“Eat, play, go, repeat”: Researching with older primary-age children to re-theorise School Age Care
AuthorHurst, Ian Bruce
AffiliationMelbourne Graduate School of Education
Document TypePhD thesis
Access StatusOpen Access
© 2017 Dr Ian Bruce Hurst
School Age Care (SAC) is a setting that is little researched and the research that has been conducted has not often sought the perspectives of older children. This research used a combination of participatory methods and ethnography to gain a deeper insight into older children’s experiences of SAC, seeking their views about how to successfully program for this age group. Older children in SAC are commonly spoken of as rebellious, bored, disruptive and unsuited to SAC. The poststructural and feminist poststructural theories of Foucault (1977, 1980) and Butler (1990, 1993) are used to challenge the normative developmental discourses that circulate SAC. The data shows that older children have access to these developmental and maturational discourses and actively engage with them to perform themselves as more mature and separate from younger children. Their multiple performances of age intersect with gender and time as they both resist and work within the care practices that are experienced as a form of power over children’s bodies. Whilst the Australian Framework for School Age Care conceptualises SAC as a site of play, leisure and education, this research invites a re-theorisation of SAC for older children. It demonstrates that older children’s engagement with SAC includes ongoing acts of identity work, waiting and emotional labour that make play and leisure less free and more work-like. The findings suggest that practitioners should be aware of how developmental discourses are both enacted by the children and reinforced through programming design, and consider the impacts of segregating routines and practices on children’s play and leisure. Implications for programming in SAC and other settings include addressing the reality that waiting is unavoidable in SAC, and should be programmed for in the same way that play and leisure activities are planned. Whilst this research does not ‘solve’ the question of older children in SAC, it unsettles dominant understandings, therefore inviting practitioners to imagine new programming approaches that might improve SAC for older children.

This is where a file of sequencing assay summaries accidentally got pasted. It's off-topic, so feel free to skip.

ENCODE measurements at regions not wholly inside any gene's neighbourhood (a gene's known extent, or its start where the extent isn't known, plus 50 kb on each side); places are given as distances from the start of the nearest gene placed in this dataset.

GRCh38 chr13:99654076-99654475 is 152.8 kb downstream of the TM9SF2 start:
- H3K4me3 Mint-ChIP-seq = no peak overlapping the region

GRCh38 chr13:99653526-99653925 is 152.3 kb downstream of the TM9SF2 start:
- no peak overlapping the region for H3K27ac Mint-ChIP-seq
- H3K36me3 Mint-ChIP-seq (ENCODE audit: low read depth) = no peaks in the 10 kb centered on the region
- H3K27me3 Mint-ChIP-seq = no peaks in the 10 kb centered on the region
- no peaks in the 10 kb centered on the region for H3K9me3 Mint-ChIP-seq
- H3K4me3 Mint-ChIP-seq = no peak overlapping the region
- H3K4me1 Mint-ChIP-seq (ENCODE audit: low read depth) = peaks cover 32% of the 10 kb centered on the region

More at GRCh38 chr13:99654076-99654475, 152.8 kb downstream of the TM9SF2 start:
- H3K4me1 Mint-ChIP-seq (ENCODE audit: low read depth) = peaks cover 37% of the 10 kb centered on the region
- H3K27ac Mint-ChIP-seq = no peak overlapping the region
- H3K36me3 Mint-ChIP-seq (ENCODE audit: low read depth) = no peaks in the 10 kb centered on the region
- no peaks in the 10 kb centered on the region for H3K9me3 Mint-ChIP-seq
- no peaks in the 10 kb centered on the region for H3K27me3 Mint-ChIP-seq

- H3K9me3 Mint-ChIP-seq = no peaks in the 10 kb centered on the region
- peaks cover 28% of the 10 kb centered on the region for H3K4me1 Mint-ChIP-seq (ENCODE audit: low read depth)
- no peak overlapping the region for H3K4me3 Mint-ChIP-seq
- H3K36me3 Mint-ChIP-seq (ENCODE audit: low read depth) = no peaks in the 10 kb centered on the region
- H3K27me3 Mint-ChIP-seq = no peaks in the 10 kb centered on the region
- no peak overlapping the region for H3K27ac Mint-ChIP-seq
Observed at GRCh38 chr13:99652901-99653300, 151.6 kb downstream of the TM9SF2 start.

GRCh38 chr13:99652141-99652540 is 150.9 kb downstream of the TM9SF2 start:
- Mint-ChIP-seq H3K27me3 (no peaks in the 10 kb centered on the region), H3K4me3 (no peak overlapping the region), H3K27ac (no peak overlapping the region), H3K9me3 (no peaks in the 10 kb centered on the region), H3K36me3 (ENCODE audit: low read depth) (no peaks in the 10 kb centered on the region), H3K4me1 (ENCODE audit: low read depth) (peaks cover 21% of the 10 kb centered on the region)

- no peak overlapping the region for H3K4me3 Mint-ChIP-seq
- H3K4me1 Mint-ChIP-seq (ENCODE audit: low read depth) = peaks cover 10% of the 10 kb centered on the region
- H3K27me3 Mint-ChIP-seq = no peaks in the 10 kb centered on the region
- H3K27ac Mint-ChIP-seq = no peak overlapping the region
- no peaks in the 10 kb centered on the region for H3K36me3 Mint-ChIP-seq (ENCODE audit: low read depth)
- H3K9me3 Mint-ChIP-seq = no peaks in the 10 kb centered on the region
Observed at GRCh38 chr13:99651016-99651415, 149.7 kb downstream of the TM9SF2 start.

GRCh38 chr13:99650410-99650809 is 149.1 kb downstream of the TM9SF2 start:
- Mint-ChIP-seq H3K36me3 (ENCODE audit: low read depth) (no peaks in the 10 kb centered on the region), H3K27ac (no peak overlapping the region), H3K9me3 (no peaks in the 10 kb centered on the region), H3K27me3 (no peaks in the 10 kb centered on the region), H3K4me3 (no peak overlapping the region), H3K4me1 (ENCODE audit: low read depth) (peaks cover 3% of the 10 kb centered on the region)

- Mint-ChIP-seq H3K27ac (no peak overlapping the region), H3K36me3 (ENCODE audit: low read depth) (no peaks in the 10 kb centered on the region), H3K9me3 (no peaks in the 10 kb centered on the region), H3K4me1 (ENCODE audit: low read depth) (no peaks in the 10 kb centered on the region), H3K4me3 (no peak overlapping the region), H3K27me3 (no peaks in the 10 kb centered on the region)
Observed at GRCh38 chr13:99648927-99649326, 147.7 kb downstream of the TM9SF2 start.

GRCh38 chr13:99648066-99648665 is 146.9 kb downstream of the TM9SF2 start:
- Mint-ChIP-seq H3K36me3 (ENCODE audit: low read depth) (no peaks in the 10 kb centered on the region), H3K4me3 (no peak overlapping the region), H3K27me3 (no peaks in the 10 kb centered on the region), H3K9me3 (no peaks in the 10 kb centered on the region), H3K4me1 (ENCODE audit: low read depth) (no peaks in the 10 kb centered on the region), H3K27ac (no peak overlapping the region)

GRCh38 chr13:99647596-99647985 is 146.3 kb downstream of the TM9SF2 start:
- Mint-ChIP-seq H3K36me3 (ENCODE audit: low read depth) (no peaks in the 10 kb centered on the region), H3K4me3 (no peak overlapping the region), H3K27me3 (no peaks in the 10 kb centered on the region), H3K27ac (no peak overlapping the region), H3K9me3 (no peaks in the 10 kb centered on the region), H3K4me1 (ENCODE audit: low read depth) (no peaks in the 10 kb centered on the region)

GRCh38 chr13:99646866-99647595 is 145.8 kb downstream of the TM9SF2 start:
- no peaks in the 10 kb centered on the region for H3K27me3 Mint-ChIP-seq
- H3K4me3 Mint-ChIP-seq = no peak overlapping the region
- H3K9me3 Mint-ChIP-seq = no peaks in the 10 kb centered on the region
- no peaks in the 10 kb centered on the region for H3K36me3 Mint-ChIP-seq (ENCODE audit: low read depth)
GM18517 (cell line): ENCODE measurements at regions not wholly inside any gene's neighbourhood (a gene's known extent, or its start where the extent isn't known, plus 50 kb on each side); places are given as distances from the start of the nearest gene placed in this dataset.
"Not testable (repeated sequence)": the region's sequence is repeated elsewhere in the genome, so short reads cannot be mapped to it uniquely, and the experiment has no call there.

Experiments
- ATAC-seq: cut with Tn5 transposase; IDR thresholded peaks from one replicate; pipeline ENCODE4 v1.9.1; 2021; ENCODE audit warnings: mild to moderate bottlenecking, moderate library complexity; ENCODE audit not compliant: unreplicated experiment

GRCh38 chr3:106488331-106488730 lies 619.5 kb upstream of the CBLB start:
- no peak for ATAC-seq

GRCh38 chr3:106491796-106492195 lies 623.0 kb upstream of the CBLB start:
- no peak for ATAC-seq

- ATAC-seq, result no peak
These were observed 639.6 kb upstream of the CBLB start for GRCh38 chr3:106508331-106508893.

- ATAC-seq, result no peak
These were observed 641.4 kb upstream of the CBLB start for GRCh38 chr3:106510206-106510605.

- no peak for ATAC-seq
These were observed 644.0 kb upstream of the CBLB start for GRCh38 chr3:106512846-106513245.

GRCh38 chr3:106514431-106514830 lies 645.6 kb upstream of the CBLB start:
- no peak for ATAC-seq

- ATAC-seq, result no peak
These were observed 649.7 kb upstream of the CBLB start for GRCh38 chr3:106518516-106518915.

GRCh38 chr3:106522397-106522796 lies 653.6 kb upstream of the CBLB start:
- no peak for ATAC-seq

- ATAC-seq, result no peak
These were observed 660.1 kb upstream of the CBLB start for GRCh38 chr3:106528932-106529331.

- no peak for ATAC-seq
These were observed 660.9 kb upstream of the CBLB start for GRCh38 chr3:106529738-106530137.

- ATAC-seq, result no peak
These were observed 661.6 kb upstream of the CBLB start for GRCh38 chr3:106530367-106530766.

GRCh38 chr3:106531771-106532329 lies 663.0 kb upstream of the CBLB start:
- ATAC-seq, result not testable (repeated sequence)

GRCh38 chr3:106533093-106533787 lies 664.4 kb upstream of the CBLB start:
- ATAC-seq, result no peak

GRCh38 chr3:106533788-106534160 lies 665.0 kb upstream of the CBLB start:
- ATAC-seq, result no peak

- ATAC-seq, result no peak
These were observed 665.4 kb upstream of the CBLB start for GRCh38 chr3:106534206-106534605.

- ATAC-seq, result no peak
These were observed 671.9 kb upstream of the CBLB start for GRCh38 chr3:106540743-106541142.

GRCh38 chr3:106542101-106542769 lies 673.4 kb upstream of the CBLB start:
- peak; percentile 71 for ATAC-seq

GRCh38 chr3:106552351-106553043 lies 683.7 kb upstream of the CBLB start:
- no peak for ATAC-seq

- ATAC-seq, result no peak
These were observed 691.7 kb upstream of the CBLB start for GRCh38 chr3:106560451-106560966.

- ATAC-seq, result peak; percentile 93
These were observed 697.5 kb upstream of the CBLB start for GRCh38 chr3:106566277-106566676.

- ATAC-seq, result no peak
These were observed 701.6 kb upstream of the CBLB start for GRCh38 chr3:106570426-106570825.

Keywordsschool age care; outside school hours care; school age educare; leisure; post-structural theory; middle childhood; age
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